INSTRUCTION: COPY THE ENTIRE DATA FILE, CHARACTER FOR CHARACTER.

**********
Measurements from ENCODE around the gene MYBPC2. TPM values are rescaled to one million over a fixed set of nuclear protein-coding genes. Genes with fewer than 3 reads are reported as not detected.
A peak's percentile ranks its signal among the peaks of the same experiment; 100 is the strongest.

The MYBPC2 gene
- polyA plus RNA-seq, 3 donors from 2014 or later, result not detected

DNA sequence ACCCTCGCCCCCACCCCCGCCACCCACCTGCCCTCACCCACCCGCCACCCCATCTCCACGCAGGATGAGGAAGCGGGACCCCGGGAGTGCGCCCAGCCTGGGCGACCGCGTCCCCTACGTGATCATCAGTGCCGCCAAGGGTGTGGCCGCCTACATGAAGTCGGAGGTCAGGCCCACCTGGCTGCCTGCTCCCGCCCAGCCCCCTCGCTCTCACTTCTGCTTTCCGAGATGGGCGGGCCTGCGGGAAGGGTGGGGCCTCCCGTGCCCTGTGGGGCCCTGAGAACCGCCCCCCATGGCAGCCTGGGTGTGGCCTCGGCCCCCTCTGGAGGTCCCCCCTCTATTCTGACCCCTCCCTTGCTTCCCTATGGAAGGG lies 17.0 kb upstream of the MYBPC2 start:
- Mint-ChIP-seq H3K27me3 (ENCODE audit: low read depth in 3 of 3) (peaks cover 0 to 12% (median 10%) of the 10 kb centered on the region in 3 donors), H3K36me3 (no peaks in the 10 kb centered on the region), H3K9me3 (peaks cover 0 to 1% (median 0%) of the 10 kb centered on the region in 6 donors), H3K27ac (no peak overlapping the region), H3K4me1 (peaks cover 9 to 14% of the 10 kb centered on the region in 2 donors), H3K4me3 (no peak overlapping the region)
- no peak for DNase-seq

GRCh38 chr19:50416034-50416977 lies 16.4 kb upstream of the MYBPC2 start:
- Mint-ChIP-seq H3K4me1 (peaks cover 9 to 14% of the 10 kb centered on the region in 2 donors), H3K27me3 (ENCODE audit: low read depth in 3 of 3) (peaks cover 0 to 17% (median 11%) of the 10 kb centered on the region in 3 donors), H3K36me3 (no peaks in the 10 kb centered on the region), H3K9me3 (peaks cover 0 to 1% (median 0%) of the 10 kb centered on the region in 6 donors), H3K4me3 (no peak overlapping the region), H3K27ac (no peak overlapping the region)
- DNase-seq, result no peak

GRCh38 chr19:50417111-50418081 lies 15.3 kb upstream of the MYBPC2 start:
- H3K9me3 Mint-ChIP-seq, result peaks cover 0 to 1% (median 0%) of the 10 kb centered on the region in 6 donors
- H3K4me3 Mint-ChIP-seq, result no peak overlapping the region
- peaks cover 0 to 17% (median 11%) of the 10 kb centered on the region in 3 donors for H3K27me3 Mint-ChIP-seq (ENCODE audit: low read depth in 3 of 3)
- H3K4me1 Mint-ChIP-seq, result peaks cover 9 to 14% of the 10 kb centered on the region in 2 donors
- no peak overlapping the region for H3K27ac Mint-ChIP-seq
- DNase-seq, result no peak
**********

Measurements from ENCODE around the gene MYBPC2. TPM values are rescaled to one million over a fixed set of nuclear protein-coding genes. Genes with fewer than 3 reads are reported as not detected.
A peak's percentile ranks its signal among the peaks of the same experiment; 100 is the strongest.

The MYBPC2 gene
- polyA plus RNA-seq, 3 donors from 2014 or later, result not detected

DNA sequence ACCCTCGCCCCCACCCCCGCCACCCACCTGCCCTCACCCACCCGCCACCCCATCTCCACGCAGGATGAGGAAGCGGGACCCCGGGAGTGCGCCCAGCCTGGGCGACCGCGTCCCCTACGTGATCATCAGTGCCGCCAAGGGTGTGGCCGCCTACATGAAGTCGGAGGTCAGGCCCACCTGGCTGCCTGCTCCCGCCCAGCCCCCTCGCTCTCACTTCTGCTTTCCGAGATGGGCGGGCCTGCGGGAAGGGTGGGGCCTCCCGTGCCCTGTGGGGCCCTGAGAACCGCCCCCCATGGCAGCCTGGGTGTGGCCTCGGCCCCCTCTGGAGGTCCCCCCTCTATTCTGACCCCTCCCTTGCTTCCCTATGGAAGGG lies 17.0 kb upstream of the MYBPC2 start:
- Mint-ChIP-seq H3K27me3 (ENCODE audit: low read depth in 3 of 3) (peaks cover 0 to 12% (median 10%) of the 10 kb centered on the region in 3 donors), H3K36me3 (no peaks in the 10 kb centered on the region), H3K9me3 (peaks cover 0 to 1% (median 0%) of the 10 kb centered on the region in 6 donors), H3K27ac (no peak overlapping the region), H3K4me1 (peaks cover 9 to 14% of the 10 kb centered on the region in 2 donors), H3K4me3 (no peak overlapping the region)
- no peak for DNase-seq

GRCh38 chr19:50416034-50416977 lies 16.4 kb upstream of the MYBPC2 start:
- Mint-ChIP-seq H3K4me1 (peaks cover 9 to 14% of the 10 kb centered on the region in 2 donors), H3K27me3 (ENCODE audit: low read depth in 3 of 3) (peaks cover 0 to 17% (median 11%) of the 10 kb centered on the region in 3 donors), H3K36me3 (no peaks in the 10 kb centered on the region), H3K9me3 (peaks cover 0 to 1% (median 0%) of the 10 kb centered on the region in 6 donors), H3K4me3 (no peak overlapping the region), H3K27ac (no peak overlapping the region)
- DNase-seq, result no peak

GRCh38 chr19:50417111-50418081 lies 15.3 kb upstream of the MYBPC2 start:
- H3K9me3 Mint-ChIP-seq, result peaks cover 0 to 1% (median 0%) of the 10 kb centered on the region in 6 donors
- H3K4me3 Mint-ChIP-seq, result no peak overlapping the region
- peaks cover 0 to 17% (median 11%) of the 10 kb centered on the region in 3 donors for H3K27me3 Mint-ChIP-seq (ENCODE audit: low read depth in 3 of 3)
- H3K4me1 Mint-ChIP-seq, result peaks cover 9 to 14% of the 10 kb centered on the region in 2 donors
- no peak overlapping the region for H3K27ac Mint-ChIP-seq
- DNase-seq, result no peak